Teresa Valko can see the writing on the wall. For the last 36 years of her life, at least one, and sometimes up to four, relatives from her mother’s side of the family have been living with Alzheimer’s disease at any one time. Her mother, uncle, grandmother… Eight in all.
And Teresa fears she is next.
But if she is, don’t expect her to go quietly.
The inheritance no one wants
Now 53 years of age and splitting time between homes in Durango and central California, Teresa first became aware of the Alzheimer’s plague affecting her family while she was a college student. Over the summers, she lived with her uncle and helped care for her grandmother, who was exhibiting memory issues.
There had been talk of ‘senility’ in family members previously, but this family full of scientists and medical professionals was adamant about getting an accurate diagnosis. During Teresa’s freshman year, her grandmother was officially diagnosed. Sadly, the three siblings of Teresa’s grandmother also were diagnosed, followed by her uncle. All have since passed away from Alzheimer’s disease.
At that point, Teresa and the other members of her family, including her mother, her mother's sister and family members in Teresa's generation, could see a clear picture of their potential futures.
“We realized we were all at high risk,” she said. “It was – and is – really bad and scary. I watched my mother live in absolute frozen mortal fear of developing Alzheimer’s disease.”
Sadly, Teresa’s mom, Evelyn Wilson, began to show symptoms of the disease in 2007. She’s still living in Georgia but hasn’t spoken in about five years and is unable to care for herself.
Since that time, Teresa has undergone genetic testing. Not surprisingly, she’s learned that she has the same genetic profile as her mother.
“Two generations – 100 percent of family on my mom’s side – have died from Alzheimer’s,” said Teresa. “The devastation is so complete that there must be something else at play” beyond the presence of the one copy of the APOE4 gene that the affected family members share. The APOE4 gene has been found to promote the accumulation of beta-amyloid proteins that cause characteristic plaques seen in the brains of people with Alzheimer’s.
Turning fear into action
“I get emotional thinking about it,” she said. “This is my family and I love them, and the amount of suffering is incredible. To not ever get a break…it just doesn’t stop. I want to make it stop.”
So, Teresa is doing something about it. About nine years ago, she got involved with the Alzheimer’s Association in California. She stuffed envelopes, answered phones, taught classes in the community, became a legislative ambassador and, eventually, was appointed to the local Alzheimer’s Association chapter’s board. She served as chair of the board for nearly four years.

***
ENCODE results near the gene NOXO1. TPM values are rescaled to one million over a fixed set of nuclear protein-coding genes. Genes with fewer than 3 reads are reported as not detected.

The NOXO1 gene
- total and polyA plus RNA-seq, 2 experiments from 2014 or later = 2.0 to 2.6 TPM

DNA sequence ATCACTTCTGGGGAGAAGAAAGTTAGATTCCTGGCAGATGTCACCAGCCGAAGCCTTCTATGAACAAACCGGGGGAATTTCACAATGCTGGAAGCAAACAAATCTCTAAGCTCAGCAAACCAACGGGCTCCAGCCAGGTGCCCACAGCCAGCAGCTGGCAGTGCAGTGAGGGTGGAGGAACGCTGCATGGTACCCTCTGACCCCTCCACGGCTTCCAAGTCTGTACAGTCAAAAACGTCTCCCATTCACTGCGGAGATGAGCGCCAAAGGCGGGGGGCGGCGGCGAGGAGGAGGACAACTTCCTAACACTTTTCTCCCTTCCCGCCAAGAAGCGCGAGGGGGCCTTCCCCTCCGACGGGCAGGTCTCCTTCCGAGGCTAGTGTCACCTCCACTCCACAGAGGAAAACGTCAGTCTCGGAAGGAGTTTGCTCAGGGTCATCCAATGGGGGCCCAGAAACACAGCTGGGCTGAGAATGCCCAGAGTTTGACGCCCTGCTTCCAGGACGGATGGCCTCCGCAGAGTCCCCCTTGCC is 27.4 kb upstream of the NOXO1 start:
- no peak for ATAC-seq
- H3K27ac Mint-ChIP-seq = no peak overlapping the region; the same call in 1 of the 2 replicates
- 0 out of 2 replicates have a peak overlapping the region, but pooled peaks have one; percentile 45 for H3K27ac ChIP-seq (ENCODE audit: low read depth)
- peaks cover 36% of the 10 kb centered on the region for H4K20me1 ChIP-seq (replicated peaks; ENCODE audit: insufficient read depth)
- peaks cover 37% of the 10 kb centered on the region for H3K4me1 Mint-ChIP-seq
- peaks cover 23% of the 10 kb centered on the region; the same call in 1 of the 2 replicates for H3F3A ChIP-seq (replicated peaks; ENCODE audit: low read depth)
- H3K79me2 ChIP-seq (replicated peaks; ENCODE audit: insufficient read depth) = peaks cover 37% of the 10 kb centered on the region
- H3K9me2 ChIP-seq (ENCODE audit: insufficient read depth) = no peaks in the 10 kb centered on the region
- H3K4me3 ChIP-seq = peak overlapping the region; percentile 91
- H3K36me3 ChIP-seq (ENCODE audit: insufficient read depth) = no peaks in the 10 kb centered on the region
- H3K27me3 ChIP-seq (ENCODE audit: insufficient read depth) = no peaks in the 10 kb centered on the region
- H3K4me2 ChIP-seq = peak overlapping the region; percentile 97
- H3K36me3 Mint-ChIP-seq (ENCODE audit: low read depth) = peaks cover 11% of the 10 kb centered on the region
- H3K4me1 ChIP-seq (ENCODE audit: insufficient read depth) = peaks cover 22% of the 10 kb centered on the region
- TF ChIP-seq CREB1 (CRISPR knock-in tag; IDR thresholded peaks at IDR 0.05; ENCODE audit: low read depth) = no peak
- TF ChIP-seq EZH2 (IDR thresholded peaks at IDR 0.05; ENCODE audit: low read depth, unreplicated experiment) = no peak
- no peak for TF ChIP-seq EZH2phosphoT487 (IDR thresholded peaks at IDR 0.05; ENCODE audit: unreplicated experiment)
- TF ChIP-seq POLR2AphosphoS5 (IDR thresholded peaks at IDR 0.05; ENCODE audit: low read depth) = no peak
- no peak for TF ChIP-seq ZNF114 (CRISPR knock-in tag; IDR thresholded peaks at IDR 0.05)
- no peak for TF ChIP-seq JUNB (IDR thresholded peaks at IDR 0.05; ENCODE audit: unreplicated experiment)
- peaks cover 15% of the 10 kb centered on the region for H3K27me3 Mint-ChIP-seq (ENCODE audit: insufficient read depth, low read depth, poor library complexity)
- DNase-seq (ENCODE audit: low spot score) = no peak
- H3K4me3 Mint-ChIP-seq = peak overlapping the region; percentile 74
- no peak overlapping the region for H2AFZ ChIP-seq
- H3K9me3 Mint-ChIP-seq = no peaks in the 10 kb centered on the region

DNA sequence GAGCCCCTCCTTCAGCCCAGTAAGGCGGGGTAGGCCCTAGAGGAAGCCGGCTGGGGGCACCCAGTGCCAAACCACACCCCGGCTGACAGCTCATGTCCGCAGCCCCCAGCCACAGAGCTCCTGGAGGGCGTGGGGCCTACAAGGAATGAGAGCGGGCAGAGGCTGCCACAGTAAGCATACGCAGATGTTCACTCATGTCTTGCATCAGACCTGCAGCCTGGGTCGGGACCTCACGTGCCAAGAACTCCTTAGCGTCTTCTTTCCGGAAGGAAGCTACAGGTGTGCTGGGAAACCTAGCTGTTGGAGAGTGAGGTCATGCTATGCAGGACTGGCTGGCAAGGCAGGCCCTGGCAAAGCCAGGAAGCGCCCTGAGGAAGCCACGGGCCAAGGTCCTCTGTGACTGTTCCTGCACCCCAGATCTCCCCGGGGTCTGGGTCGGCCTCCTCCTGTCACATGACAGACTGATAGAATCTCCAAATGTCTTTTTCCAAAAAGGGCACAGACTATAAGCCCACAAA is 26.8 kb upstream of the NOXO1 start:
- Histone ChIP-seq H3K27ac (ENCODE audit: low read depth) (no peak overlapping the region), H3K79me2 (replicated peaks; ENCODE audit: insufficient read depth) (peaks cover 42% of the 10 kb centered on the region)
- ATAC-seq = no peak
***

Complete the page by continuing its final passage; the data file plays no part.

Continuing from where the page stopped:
Teresa also took her activism beyond the local Alzheimer’s Association chapter. She was a founding member of the Women’s Alzheimer’s Initiative, member of the Leadership Society for Alzheimer’s Impact Movement (AIM) and sat on the Ventura County Dementia Friendly committee.
And while Teresa and her husband, Tim, are becoming increasingly engaged in the Durango community, she doesn’t plan to temper her commitment to the cause.
“I’m in this fight for a reason and won’t step away because it’s time to travel and play,” she said.
More reasons for Teresa’s commitment
Teresa has two powerful reasons for continuing her work with the Alzheimer’s Association: her two daughters.
The oldest, 22, is beginning a career in science, like her parents, after graduating from Fort Lewis College. The younger, 18, is a freshman in college in North Carolina
“There’s the factor that I have children,” Teresa said. “I have a weird guilt feeling that I have contributed to their risk. It’s not a fun thing to carry around.”
The moment that hit home for Teresa was when her older daughter, then just a freshman in college and involved in her first serious relationship, asked her mother for advice.
“Mom, when should I tell my boyfriend about Alzheimer’s disease?” she asked. Teresa’s daughter had seen the devastation caused by the disease and watched her grandmother slowly slip away for 10 years. She knew both of her grandmother’s siblings before they died of Alzheimer’s.
“The person I spend the rest of my life with will need to be my partner in caregiving for you when you have Alzheimer’s, and then will need to be my caregiver when I get Alzheimer’s,” she said to Teresa.
“I believe my heart broke that day,” Teresa said with tears in her voice.
So, if you are a resident of Durango, expect to see Teresa Valko wearing the Association’s purple, whether at the Durango/Cortez Walk to End Alzheimer’s or leading programs in the community.
“I don’t want to spend my time and energy mourning something that hasn’t come to pass yet,” she said. “It really hits on that ‘fight or flight’ mechanism. Are you going to rise up and fight or are you going to just let it happen. In my family, it’s all fight.”
The Alzheimer's Association leads the way to end Alzheimer's and all other dementia — by accelerating global research, driving risk reduction and early detection, and maximizing quality care and support. Our vision is a world without Alzheimer's and all other dementia.™ For more information, visit www.alz.org or call the 24/7 Helpline at 800.272.3900.